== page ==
well approximated by A. For large i (i = 60), there are significantly fewer edges labeled k + i 1 than
labeled 1 through k. As a result, Ai(1) becomes smaller than A(1). For moderate i (i = 20 and i = 40),
A is a good approximation to Ai.
4 Conclusions
We have examined two models of naturally growing forests, one in which every node in the forest is
equally likely to be be adjacent to the next node added to the forest (uniform growth model), and a
model in which the forest is constructed in order to create a minimum weight forest (minimum weight
model).
We found that the uniform growth model is analytically tractable. We calculated the distribution of
tree sizes, and found that the tree that receives the last node will contain about 2N/k nodes, where k is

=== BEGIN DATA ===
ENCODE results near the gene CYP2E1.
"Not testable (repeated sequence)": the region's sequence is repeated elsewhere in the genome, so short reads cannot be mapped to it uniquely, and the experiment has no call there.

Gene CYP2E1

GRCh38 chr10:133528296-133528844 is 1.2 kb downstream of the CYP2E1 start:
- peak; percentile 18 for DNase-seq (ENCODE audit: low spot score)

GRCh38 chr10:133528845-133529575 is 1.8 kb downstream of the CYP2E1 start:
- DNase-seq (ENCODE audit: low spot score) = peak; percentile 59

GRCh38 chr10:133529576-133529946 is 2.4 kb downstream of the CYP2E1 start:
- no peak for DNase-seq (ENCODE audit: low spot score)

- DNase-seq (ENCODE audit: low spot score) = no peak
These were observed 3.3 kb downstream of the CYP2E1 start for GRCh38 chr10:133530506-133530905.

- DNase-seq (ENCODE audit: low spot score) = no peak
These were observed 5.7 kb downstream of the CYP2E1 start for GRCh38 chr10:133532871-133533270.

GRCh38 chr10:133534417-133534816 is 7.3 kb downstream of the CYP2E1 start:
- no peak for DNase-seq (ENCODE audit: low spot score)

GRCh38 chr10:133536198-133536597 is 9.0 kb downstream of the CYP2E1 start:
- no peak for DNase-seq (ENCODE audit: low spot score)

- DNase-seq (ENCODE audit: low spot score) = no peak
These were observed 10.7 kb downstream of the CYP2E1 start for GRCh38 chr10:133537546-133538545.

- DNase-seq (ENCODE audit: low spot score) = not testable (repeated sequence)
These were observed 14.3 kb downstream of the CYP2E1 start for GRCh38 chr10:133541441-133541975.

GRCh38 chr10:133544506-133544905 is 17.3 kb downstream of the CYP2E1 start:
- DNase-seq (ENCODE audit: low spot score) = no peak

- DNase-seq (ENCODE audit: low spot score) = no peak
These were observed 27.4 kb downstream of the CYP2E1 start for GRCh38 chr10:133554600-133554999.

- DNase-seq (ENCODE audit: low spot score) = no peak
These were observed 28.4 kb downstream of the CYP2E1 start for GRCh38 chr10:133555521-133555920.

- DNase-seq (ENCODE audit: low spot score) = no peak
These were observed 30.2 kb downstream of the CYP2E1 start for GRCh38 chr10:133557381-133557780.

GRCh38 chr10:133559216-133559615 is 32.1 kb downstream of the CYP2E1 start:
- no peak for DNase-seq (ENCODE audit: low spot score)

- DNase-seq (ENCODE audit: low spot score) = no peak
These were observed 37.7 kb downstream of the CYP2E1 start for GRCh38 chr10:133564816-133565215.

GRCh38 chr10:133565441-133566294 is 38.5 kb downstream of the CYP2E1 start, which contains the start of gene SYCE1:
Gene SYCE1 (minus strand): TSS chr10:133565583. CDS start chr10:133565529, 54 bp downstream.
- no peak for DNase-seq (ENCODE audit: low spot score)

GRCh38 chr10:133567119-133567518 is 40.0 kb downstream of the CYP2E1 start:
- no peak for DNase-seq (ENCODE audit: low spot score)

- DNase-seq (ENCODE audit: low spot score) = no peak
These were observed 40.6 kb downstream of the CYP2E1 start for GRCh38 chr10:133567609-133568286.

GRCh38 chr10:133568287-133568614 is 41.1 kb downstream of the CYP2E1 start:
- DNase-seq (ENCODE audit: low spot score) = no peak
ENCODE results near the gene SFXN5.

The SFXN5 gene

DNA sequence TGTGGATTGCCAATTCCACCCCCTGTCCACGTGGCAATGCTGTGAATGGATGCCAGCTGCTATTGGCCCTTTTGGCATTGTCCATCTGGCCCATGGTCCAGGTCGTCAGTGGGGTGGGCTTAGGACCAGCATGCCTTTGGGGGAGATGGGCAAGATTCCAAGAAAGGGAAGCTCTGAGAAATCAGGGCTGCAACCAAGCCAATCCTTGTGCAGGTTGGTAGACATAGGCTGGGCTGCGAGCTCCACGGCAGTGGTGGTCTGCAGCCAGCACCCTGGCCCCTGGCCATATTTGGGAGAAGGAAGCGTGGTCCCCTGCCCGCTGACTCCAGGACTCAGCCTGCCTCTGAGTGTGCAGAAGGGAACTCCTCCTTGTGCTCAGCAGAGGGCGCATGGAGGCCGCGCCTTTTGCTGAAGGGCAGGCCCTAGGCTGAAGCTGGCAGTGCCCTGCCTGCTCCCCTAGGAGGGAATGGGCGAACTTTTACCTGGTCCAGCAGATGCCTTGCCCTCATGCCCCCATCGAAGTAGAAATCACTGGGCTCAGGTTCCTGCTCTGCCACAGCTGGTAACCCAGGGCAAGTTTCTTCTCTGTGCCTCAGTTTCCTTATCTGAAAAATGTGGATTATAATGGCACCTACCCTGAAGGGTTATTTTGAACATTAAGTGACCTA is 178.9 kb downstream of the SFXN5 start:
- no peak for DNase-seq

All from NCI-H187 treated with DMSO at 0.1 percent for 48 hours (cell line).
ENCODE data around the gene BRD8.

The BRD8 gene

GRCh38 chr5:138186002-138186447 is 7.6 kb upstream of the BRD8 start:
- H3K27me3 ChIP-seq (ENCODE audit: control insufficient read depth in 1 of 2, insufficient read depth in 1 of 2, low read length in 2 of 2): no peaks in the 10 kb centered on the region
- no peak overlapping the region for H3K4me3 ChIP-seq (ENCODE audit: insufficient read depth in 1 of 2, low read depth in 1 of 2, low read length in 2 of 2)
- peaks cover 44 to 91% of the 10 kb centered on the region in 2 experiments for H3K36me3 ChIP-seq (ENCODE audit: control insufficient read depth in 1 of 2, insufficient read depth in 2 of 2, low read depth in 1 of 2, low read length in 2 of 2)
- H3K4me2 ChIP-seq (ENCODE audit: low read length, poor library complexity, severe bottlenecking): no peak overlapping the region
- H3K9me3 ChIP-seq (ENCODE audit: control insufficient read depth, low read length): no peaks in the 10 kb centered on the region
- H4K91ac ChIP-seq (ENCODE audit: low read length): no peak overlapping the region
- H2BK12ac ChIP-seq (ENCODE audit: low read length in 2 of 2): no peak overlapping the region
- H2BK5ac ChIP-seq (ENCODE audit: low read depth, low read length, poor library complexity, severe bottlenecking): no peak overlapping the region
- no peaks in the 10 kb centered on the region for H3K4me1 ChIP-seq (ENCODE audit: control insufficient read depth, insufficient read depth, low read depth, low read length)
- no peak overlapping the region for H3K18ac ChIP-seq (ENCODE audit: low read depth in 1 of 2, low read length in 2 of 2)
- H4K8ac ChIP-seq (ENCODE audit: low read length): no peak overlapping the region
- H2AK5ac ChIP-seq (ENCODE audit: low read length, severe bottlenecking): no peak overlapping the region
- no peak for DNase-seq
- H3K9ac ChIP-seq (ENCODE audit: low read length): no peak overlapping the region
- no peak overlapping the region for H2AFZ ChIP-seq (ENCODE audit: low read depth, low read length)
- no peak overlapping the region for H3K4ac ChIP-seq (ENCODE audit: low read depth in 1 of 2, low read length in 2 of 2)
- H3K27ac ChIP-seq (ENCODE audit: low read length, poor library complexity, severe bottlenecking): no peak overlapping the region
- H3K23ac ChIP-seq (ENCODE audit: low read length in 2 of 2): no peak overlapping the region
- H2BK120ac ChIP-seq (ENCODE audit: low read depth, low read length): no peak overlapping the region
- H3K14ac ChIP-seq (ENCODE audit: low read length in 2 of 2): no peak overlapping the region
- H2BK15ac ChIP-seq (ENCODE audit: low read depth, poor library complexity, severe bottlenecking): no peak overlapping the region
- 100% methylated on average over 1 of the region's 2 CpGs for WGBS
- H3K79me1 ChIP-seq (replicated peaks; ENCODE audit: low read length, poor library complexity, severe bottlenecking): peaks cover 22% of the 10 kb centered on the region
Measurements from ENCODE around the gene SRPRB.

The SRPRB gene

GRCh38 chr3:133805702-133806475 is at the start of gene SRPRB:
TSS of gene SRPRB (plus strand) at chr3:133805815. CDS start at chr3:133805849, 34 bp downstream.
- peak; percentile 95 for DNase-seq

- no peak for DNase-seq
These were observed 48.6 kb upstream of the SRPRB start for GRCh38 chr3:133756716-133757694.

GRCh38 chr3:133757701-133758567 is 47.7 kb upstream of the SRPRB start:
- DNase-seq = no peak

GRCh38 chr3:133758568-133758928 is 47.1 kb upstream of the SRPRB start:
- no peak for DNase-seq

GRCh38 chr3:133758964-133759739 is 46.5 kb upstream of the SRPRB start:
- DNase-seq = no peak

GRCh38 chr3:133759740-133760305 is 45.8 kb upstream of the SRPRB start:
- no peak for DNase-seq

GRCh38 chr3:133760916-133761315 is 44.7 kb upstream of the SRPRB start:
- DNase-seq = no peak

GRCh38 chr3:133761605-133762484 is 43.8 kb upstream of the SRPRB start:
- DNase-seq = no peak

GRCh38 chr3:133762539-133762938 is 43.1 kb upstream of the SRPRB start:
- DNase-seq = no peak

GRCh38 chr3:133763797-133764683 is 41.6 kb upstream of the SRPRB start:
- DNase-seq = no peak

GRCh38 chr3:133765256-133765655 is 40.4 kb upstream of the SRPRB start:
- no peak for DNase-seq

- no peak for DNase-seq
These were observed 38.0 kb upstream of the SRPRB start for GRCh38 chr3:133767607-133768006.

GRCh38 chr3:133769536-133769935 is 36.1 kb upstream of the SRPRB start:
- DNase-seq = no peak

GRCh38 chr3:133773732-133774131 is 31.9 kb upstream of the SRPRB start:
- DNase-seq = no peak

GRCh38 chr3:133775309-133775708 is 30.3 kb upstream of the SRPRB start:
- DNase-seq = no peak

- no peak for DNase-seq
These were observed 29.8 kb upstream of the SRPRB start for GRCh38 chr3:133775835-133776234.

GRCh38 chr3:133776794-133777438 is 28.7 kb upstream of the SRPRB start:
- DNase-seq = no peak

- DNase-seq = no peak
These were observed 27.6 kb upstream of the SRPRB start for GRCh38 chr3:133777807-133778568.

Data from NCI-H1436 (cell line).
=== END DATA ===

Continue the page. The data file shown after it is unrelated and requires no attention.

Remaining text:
the number of trees in the forest and N nodes are added to the forest.
We found the minimum weight model to be far more difficult. We examined the relationship between
the uniform growth model and the minimum weight model and found that the uniform growth model
holds in the minimum weight model with probability k/(k+i 1) when adding the ith node to the forest.
The probability that a forest node receives the next edge added to the forest depends primarily on how
recently that node was added to the forest. The most recently added node receives the next edge about
50% of the time, and one of the ten most recently added nodes receives the next edge about 82% of the
time.
5 Acknowledgements
We'd like to thank Kevin Donovan and Yogin Campbell for their help and advice on solving the problems
in this paper.